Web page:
- Should international political phenomena be studied: by using empirical data to identify laws and patterns of international relations?
- By using historical evidence to understand what is unique (Bull 1966a) or to identify some traditions of thought which have survived for centuries (Wight 1991)?
- By using Marxist approaches to production, class and material inequalities?
- By emulating, as Waltz (1979) does, the study of the market behaviour of firms to understand systemic forces which make all states behave in much the same way?
- By claiming, as Wendt (1999) does in his defence of constructivism, that in the study of international relations it is important to understand that ‘it is ideas all the way down?’
In the remainder of this introductory chapter we will examine these and other issues under the following headings:
- The foundation of the discipline of International Relations
- Theories and disciplines Scott Burchill and Andrew Linklater 5
- Explanatory and constitutive theory
- What do theories of international relations differ about?
- What criteria exist for evaluating theories?
One of our aims is to explain the proliferation of theories since the 1980s, to analyse their different ‘styles’ and methods of proceeding and to comment on a recurrent problem in the field which is that theorists often appear to ‘talk past’ each other rather than engage in productive dialogue. Another aim is to identify ways in which meaningful comparisons between different perspectives of International Relations can be made.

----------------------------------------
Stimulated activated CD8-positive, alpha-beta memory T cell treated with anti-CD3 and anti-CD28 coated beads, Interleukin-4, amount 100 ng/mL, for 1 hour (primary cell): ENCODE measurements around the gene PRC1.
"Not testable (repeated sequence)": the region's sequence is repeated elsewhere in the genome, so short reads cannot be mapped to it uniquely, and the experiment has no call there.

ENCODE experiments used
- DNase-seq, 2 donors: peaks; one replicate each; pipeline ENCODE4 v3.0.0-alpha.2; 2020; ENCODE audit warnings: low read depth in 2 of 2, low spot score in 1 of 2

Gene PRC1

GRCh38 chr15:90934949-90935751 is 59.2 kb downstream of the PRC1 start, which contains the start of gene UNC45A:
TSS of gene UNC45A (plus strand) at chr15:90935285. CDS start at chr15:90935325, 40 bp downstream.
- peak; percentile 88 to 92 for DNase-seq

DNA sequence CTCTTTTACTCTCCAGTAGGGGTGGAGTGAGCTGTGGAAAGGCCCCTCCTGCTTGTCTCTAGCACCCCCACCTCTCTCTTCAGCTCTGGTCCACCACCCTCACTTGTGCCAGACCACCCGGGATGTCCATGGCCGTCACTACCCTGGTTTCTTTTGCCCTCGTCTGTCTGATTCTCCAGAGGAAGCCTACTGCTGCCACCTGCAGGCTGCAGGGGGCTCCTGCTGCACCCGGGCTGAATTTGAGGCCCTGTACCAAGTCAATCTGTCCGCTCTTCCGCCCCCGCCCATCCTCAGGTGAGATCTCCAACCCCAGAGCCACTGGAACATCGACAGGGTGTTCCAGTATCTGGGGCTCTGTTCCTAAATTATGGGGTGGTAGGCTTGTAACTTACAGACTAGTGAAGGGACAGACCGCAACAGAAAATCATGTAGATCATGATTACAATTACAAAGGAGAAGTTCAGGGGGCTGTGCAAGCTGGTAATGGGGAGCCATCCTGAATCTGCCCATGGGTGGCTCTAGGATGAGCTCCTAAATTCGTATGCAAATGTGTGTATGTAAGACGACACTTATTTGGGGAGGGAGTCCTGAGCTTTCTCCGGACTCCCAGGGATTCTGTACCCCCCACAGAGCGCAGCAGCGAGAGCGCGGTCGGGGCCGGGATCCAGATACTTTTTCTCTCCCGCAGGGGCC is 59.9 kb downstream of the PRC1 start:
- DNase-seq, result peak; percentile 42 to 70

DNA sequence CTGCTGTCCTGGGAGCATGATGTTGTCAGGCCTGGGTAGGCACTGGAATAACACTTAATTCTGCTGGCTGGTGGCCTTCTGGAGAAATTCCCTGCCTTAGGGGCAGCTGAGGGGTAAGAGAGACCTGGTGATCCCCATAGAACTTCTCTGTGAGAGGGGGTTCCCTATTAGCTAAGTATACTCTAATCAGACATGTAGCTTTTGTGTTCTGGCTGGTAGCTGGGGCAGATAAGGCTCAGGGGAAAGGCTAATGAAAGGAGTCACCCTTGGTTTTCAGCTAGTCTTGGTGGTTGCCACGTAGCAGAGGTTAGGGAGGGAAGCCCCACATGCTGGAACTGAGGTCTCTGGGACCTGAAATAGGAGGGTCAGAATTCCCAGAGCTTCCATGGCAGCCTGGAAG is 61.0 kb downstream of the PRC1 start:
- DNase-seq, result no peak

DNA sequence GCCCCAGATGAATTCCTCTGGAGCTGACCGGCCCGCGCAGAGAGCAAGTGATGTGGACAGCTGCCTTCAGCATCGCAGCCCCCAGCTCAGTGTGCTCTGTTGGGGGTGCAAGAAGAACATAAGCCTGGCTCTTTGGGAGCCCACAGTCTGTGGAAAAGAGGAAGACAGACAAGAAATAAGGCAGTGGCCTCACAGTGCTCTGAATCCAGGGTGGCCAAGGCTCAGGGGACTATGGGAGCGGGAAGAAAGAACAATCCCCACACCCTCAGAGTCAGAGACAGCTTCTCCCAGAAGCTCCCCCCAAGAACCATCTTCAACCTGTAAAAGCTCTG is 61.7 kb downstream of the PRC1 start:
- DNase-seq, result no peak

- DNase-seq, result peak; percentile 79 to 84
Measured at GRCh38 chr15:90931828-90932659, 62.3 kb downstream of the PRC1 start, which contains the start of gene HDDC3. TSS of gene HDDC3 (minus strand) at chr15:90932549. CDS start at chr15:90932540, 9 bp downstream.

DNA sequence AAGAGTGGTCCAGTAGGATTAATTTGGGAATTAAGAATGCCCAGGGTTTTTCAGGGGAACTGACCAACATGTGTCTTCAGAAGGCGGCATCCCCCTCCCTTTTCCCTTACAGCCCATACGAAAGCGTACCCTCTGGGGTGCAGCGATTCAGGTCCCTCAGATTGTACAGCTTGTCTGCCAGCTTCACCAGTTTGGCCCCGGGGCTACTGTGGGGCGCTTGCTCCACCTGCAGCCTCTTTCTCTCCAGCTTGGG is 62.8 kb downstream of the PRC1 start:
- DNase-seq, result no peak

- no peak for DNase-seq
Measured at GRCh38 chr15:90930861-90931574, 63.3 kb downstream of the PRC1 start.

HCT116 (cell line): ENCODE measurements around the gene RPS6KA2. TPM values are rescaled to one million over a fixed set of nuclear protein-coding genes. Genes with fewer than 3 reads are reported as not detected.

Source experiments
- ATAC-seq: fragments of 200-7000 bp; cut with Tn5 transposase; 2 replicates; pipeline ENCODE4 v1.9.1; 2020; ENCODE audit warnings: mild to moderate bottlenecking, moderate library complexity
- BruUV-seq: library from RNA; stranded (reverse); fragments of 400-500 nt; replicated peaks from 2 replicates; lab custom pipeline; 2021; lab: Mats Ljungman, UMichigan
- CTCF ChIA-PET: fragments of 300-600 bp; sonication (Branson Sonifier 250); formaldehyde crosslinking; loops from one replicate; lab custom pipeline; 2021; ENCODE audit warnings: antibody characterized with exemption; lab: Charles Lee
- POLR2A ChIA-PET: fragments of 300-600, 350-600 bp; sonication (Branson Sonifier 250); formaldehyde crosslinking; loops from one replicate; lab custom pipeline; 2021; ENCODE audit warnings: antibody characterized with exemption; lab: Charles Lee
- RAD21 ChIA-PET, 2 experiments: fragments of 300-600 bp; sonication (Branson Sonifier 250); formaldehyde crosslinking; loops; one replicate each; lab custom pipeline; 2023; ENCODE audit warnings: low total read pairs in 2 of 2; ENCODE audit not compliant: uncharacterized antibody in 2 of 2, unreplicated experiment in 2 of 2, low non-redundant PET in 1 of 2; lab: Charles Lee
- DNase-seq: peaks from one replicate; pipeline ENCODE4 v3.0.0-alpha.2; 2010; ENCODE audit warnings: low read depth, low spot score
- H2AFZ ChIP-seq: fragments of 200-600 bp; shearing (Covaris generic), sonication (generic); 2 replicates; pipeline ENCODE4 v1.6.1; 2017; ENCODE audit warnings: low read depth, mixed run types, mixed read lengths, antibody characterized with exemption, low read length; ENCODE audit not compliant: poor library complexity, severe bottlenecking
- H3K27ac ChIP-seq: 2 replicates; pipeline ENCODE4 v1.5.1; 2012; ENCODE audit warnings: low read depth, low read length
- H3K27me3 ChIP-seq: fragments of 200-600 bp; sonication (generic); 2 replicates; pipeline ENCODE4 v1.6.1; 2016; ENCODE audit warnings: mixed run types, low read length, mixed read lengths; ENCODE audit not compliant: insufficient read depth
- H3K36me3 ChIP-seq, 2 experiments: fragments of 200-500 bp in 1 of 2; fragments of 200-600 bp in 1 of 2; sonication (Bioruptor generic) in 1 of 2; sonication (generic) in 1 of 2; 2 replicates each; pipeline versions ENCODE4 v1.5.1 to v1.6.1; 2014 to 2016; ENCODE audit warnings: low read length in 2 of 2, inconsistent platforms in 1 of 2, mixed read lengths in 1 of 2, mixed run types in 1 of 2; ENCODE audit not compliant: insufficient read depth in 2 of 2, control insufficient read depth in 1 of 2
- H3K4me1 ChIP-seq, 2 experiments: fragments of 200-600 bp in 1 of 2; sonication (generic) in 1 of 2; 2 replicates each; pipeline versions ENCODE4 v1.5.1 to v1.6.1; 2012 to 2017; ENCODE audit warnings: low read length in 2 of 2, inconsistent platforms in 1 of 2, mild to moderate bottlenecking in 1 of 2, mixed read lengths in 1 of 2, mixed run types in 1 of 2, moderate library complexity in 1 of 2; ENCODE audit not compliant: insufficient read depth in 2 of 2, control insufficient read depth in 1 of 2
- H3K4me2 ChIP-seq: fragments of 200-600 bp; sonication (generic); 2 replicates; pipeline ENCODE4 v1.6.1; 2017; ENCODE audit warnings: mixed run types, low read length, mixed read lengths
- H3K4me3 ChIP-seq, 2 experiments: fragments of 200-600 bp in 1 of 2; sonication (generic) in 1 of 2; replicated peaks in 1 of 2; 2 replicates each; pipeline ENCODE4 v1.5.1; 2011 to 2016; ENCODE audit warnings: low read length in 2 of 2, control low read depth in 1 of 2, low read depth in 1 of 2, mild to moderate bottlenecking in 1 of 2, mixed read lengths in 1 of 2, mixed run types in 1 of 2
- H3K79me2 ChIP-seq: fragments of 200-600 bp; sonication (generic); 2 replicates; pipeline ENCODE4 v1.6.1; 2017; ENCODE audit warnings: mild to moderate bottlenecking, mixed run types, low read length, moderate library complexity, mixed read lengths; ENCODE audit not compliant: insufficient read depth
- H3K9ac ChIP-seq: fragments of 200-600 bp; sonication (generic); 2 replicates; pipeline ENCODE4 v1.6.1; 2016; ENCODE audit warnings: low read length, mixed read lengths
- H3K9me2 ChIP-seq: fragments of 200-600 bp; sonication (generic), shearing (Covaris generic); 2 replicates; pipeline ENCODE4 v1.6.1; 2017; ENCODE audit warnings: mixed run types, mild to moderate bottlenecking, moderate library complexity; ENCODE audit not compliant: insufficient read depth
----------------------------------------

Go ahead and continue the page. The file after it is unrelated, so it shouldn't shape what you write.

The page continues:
The foundation of International Relations
The formal recognition of a separate discipline of International Relations is usually thought to have occurred at the end of the First World War with the establishment of a Chair of International Relations at the University of Wales, Aberystwyth.
Its subject matter was shared by a number of older disciplines, including law, philosophy, economics, politics and diplomatic history – but before 1919 the subject was not studied with the great sense of urgency which was the product of the First World War.
The war shook the confidence of those who had invested their faith in classical diplomacy and who thought the use of force was necessary at times to maintain the balance of power.
Those are the resume that I cite from the book, actually this is not the end of the writing in chapter one of the book or not complete. Because I don’t want you get the instant information about this subject and do not get the main idea of the writer, so I suggest you to read the complete information or get this subject more in the book of International Relations Theories (third edition). Hopefully you’ll enjoy the book 🙂.
Oh ya, if you really interested to learn this subject you may follow my class @University of Muhammadiyah Malang, Indonesia. Feel free to chat/tell me via Facebook (firstname.lastname@example.org) if you wanted.